Flawless returned to New York in the height of the HIV/AIDS pandemic, where many of her friends died. She made a choice to go with the kids instead of the elders, and found herself among a group determined to maintain the mantle of extravagance despite the tragedy: club kids. She made costumes for esoteric theme parties at Crisco Disco and Mother. It was at one of these parties that she met Ceyenne, a teen living in Central Park. Flawless took Ceyenne under her wing and took her upstate to live with Flawless's mother, while they made a plan for Ceyenne to take control of her life. She got a job, finished her education, and became an activist. She was invited to an out-of-state conference, and called Flawless; she wanted to leave her birth name behind. She wanted to become Ceyenne Doroshow, the surname that Flawless was born with. Ceyenne was the first of many daughters and granddaughters that Flawless mentored over the decades. Ceyenne now works for the largest food bank in New York City, is a public speaker, activist for trans issues, and homeless youth activist. Flawless remained adamant that Ceyenne rescued her by "keeping her young and connected to the world".[2]

In the late 90s or early 2000s, Flawless met Zackary Drucker in New York. They met at Wigstock and Zackary took a picture of Flawless, as she was all dressed-up in Victorian garb. Flawless told Zackary she was on the wrong side of the camera. Zackary hung the photo on her wall and began seeing Flawless around, and the pair became friends.[7] One night, Flawless hosted an opening for a photographer of trans Brazilian women, in which Zackary attended. She was welcomed to the party with a greeting from an unknown person who said, "Welcome to the time capsule, God knows if we're going forward or back". From than on, Zackary clung to "Grandma" gleaning wisdom from her. They were inseparable friends for over twenty years. Zackary was present when Flawless passed away.[14] Flawless considered Zackary to be her grandchild.[7]

When Flawless faced potentially losing her apartment when her former boss Roger Peyrefitte died, and the Swiss bankers wanted to removed Flawless and up her rent. They claimed she was a hoarder. With the help of a pro-bono lawyer and her grandchildren/children, they secured help from New York Legal Assistance Group, and the eviction never happened.[2]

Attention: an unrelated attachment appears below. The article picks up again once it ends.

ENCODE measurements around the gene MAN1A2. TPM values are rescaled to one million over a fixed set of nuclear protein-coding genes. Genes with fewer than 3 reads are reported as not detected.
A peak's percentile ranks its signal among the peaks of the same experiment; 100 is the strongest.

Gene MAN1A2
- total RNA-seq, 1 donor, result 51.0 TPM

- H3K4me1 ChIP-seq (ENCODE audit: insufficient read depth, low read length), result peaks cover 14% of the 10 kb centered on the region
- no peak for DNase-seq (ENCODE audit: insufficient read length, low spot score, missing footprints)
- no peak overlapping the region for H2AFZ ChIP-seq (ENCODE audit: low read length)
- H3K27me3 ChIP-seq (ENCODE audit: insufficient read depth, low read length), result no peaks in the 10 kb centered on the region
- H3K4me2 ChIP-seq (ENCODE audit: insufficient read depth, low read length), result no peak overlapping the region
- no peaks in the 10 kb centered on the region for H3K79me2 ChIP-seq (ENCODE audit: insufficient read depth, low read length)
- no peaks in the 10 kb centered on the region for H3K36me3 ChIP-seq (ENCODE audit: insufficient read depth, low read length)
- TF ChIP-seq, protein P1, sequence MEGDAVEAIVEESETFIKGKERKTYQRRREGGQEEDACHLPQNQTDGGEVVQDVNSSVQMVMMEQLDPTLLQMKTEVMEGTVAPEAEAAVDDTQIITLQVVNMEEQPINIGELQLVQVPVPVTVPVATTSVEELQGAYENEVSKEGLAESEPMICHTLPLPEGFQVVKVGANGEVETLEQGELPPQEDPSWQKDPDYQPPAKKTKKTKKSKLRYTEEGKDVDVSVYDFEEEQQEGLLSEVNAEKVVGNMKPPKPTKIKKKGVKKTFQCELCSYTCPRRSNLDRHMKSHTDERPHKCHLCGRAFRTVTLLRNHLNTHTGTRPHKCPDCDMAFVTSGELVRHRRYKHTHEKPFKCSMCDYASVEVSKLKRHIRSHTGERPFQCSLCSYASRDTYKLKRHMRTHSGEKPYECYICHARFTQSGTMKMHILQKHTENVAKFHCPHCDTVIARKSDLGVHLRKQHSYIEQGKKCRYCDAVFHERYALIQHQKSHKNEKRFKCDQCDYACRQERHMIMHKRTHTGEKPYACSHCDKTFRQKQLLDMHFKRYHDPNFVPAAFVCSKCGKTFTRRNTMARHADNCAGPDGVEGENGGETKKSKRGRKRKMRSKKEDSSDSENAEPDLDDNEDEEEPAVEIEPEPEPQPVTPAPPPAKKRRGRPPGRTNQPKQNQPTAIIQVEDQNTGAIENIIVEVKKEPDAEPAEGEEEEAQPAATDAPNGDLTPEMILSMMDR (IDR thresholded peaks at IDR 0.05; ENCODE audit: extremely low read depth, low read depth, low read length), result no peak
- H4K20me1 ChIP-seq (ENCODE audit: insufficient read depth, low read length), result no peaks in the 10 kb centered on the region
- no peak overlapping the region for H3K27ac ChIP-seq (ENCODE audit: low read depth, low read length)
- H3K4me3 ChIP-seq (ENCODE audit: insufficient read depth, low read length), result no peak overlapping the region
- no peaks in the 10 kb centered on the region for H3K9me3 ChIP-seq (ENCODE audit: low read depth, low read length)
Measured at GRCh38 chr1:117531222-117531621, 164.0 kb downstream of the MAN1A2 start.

In 2002 she befriended, mentored, and became the grandmother to Charles A. McDonald. Others include but are in no way limited too: Thomas Flannery, Liss LaFleur, Brandon Olson, Hugh Ryan, Philip Treviño, Dirty Martini, Matthew Charles Croslnd, Niko Colorio, Michelle Handelman, Noel Alicea, blue Bayer, Jo E. Jeffreys, Buzz Slutzky, Jade Barbee, Justin Vivian Bond, and Philip Gutman.[4]

Around 2015, she took in another child, Taylor Mac, and Flawless inspired Taylor to transform herself. Flawless's mantra "ur the boss, Apple Sauce" inspired Taylor immensely.[15]

In approximately 2016, she met Chase Strangio, whom she taught to be the best, strongest, and most patient version of himself. He wrote an article about how she had changed his life and helped him find the beauty in each day.[4][16]

National Academy[]

Sabrina was a central figure in a renegade transgender movement that traveled the American underground. Through her drag organization, the National Academy, Sabrina came head-to-head with a monolithic American majority that loathed gender diversity… There were at least 100 people on Sabrina' s payroll, most of them queer in one way or another. Together they ran 46 shows a year, which means nearly every week for a decade there was a traveling, countercultural transgender collective.

Tourjee on Flawless' National Academy impact, [3]

Later life and death[]

You're working through the same problems, but you're working through them from a less angry place. That's a miracle.

Sabrina to Diana Tourjee[6]

Her activism did not stop after her retirement, as she went on to attend domestic partnership rallies. She dressed in drag and waited in line there, but was hated so deeply by conservative gays that she left.[6] She became involved in polities, as she advocated for gay marriage and worked with Hillary Clinton on transgender issues.[13]

She mentored youth and filled the role for an entire generation who had either lost their grandparents, or were losing their grandparents, to the HIV/AIDS pandemic.[6]

In 2014 and 2015, Flawless became a tarot card reader with the help of Zackary Drucker. She learned tarot from her grandmother between the age of six and seven. Flawless viewed the cards as a device, as it was really about communication between people and the energy. The cards were a point of view. She added, "No more than you want sexuality to be brittle, neither with the cards. And if there's going to be any flexibility, let it be toward positive energy. Let it be about encouragement. Let it be about something that will put wind in your sails".[7]


Pageant legacy[]

The legacy of the Nationals alone is one that is felt into modern da. In an era before the world accepted queer people, Flawless's pageants were open to all regardless of race or gender. She made a circuit out of the pageants that helped shape the way such pageants are held. Crystal Labeija, runner-up in The Queen, would go on to be the first to invoke the "House of" language that is now common parlance in the ballroom scene.[2]